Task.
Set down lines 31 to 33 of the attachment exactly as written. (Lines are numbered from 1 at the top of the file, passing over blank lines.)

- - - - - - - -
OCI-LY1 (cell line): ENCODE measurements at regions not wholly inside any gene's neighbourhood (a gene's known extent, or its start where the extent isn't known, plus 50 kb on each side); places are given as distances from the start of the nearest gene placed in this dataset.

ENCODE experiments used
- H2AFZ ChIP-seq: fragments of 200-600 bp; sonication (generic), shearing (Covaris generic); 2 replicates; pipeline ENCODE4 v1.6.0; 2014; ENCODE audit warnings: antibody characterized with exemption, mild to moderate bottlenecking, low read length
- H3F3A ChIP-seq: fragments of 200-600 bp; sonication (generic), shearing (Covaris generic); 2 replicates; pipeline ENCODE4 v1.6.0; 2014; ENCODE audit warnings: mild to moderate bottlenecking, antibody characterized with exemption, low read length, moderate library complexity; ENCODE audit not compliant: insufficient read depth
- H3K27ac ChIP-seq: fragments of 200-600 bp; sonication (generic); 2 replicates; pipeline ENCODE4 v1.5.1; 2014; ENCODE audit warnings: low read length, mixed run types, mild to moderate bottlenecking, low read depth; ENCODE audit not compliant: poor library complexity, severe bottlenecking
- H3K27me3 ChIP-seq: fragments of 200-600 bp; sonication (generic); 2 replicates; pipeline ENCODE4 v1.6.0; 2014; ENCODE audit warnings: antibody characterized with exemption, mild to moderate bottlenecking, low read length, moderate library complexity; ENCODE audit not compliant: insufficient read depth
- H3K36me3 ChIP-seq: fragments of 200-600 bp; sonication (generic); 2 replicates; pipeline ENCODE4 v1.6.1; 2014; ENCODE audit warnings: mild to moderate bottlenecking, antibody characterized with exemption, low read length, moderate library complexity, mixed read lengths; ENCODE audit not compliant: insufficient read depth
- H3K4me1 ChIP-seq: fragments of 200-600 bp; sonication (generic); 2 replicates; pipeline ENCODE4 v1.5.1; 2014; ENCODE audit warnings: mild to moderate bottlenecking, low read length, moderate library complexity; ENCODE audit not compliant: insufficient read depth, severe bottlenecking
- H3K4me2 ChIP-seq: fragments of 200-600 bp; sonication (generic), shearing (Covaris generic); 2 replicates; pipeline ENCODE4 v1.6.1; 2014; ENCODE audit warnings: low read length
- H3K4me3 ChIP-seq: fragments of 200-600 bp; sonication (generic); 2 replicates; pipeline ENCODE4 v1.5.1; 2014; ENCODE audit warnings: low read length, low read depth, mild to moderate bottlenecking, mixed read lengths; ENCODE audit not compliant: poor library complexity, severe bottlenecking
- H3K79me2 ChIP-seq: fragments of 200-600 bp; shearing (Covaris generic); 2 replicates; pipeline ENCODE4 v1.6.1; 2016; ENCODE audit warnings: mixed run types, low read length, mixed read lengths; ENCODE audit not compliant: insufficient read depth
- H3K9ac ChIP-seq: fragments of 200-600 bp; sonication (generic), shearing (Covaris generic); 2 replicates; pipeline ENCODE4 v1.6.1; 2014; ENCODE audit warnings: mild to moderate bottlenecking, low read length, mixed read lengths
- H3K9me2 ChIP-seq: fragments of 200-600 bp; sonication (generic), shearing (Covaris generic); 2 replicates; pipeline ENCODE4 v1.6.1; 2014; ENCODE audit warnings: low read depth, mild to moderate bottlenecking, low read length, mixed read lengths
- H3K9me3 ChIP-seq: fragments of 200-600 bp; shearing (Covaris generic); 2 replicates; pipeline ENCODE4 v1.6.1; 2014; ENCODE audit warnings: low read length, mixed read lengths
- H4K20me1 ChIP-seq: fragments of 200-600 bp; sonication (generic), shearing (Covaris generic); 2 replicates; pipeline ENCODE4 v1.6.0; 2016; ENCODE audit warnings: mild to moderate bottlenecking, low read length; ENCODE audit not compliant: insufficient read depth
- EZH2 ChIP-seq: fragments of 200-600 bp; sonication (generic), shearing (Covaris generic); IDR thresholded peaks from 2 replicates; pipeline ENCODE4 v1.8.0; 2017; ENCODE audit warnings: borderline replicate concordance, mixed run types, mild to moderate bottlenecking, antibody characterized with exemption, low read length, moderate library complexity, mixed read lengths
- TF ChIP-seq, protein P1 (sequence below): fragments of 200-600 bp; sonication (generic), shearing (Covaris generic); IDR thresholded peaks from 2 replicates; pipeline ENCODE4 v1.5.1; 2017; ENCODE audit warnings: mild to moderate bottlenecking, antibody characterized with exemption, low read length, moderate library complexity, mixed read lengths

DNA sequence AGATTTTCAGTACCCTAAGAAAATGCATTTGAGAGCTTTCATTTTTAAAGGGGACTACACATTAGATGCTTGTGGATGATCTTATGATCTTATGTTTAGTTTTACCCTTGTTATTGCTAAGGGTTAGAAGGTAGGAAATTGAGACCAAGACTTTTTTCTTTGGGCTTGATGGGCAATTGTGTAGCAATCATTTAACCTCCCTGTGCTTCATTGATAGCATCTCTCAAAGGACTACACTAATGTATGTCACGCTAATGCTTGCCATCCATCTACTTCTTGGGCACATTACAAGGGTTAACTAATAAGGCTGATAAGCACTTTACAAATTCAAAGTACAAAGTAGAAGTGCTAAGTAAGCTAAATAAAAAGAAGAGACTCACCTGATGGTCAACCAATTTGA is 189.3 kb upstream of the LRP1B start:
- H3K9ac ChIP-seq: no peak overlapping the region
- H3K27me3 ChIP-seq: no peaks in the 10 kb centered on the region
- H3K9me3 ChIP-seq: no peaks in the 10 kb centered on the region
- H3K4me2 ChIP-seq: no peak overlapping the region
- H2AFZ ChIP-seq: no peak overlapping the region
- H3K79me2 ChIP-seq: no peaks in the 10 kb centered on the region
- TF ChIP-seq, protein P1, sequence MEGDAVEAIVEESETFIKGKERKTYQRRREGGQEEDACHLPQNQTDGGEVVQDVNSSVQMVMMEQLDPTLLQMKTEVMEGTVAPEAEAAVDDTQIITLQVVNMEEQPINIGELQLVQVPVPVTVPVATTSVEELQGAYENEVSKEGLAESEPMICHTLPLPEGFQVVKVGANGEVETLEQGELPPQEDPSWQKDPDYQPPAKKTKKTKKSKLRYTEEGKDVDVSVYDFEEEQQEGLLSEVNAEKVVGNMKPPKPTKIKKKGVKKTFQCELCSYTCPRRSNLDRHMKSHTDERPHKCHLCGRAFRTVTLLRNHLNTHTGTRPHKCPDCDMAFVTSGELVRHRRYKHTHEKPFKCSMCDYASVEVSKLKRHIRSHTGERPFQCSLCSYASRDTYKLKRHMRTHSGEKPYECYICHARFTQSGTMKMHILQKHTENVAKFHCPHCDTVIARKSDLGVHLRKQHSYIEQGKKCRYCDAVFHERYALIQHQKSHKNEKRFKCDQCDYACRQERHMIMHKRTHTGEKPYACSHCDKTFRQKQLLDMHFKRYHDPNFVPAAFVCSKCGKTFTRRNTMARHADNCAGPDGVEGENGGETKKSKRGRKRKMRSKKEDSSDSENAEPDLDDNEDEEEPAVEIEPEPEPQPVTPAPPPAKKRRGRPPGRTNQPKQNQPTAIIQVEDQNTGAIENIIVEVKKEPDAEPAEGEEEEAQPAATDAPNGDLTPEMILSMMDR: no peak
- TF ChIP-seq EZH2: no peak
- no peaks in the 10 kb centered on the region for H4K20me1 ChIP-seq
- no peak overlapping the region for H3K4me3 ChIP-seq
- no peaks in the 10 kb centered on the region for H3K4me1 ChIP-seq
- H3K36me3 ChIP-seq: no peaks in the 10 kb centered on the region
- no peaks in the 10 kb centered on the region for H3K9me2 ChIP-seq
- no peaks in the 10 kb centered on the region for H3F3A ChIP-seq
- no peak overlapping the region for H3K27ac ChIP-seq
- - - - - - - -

- no peaks in the 10 kb centered on the region for H3K9me2 ChIP-seq
- no peaks in the 10 kb centered on the region for H3F3A ChIP-seq
- no peak overlapping the region for H3K27ac ChIP-seq